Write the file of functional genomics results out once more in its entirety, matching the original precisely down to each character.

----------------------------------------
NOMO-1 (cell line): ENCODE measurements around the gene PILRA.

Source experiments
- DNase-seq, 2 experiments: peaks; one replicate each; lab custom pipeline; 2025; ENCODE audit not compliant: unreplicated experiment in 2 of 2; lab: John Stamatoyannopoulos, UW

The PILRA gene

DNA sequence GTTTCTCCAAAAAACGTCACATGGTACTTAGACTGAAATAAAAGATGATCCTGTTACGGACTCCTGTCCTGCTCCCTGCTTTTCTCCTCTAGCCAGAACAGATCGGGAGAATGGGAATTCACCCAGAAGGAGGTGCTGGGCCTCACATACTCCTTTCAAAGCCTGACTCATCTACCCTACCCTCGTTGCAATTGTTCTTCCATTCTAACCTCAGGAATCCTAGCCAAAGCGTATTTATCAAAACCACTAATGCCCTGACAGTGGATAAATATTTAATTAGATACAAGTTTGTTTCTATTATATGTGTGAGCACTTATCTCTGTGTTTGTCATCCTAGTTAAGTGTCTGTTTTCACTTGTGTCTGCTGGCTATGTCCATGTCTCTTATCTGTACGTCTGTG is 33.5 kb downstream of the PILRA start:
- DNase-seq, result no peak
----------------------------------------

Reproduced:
NOMO-1 (cell line): ENCODE measurements around the gene PILRA.

Source experiments
- DNase-seq, 2 experiments: peaks; one replicate each; lab custom pipeline; 2025; ENCODE audit not compliant: unreplicated experiment in 2 of 2; lab: John Stamatoyannopoulos, UW

The PILRA gene

DNA sequence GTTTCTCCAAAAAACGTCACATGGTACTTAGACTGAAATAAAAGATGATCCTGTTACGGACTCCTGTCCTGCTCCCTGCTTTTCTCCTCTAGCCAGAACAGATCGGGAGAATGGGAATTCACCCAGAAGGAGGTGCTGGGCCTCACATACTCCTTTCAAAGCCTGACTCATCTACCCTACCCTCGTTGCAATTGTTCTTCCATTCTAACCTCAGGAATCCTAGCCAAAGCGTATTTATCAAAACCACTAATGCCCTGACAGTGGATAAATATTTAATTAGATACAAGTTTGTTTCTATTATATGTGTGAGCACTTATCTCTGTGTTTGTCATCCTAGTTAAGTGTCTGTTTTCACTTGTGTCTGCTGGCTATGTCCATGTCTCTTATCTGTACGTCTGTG is 33.5 kb downstream of the PILRA start:
- DNase-seq, result no peak